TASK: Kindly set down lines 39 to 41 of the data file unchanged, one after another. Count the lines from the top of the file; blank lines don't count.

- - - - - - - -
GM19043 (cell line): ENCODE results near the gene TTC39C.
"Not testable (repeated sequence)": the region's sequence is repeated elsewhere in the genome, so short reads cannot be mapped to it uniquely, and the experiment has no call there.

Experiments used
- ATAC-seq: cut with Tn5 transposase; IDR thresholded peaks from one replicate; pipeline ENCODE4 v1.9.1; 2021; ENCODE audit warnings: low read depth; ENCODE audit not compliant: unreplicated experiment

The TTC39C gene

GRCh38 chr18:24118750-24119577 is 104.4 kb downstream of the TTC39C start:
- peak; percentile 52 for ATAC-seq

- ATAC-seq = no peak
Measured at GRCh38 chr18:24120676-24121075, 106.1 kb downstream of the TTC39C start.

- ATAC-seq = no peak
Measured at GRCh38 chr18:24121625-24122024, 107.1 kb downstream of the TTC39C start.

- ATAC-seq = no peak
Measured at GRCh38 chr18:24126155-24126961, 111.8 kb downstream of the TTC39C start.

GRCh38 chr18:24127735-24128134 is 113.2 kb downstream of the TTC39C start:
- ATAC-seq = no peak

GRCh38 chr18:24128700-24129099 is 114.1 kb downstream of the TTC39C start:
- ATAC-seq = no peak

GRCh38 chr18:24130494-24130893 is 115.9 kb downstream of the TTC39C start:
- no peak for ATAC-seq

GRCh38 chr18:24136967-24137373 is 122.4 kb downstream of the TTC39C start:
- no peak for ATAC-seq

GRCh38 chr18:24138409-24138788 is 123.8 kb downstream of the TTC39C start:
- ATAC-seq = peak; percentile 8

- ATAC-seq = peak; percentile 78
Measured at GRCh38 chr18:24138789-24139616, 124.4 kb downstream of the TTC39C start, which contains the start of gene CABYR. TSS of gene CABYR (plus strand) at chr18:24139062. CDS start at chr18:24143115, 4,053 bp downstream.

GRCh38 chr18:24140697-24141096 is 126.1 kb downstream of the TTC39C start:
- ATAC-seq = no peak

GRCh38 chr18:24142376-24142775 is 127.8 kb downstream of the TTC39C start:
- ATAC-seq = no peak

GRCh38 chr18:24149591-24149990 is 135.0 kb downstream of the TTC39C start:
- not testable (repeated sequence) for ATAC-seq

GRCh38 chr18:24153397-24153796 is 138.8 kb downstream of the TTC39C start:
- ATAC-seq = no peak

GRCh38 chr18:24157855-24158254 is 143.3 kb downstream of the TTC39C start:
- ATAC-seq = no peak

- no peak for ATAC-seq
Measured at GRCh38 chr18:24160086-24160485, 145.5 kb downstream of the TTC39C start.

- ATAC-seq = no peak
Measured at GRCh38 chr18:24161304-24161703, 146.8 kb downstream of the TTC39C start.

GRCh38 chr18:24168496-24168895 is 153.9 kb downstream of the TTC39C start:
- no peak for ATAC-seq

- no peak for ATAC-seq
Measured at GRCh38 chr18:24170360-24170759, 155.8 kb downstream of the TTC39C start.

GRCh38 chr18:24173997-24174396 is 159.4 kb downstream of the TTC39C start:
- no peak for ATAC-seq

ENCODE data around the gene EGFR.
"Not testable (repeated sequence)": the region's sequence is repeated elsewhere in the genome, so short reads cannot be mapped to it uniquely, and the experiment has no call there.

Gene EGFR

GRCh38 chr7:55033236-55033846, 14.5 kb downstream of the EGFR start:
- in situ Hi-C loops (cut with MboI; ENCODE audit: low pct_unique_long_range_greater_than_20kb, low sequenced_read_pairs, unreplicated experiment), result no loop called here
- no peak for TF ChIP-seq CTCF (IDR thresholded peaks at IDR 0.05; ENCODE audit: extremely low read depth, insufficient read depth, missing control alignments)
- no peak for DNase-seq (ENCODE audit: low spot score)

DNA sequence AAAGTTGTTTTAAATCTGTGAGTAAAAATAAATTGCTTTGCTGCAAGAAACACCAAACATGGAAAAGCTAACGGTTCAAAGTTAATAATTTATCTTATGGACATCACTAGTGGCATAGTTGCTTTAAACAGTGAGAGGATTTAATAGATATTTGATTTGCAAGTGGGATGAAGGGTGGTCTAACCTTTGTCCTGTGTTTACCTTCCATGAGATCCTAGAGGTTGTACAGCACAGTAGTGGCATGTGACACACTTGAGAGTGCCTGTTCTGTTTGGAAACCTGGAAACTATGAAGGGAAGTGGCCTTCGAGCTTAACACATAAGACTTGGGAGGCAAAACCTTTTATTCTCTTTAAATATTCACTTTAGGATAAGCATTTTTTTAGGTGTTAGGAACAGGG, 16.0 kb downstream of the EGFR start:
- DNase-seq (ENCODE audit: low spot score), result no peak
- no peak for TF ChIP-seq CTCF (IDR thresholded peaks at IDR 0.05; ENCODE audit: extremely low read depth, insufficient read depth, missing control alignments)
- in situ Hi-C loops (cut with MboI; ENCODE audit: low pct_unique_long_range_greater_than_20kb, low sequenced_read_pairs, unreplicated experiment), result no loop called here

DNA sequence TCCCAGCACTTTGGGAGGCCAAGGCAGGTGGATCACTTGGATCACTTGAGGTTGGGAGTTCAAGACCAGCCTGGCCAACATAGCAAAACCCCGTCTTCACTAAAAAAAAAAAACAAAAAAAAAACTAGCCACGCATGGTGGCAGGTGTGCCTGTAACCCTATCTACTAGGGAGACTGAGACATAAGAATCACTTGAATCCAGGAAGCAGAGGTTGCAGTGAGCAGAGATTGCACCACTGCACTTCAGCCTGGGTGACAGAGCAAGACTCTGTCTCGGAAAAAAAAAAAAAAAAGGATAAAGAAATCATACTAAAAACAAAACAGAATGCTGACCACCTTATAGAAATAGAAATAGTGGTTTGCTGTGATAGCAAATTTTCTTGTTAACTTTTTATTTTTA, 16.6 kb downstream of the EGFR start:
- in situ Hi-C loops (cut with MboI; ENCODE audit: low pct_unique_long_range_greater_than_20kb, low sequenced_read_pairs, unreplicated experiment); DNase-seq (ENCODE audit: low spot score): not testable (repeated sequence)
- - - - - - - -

Measured at GRCh38 chr18:24161304-24161703, 146.8 kb downstream of the TTC39C start.

GRCh38 chr18:24168496-24168895 is 153.9 kb downstream of the TTC39C start:
- no peak for ATAC-seq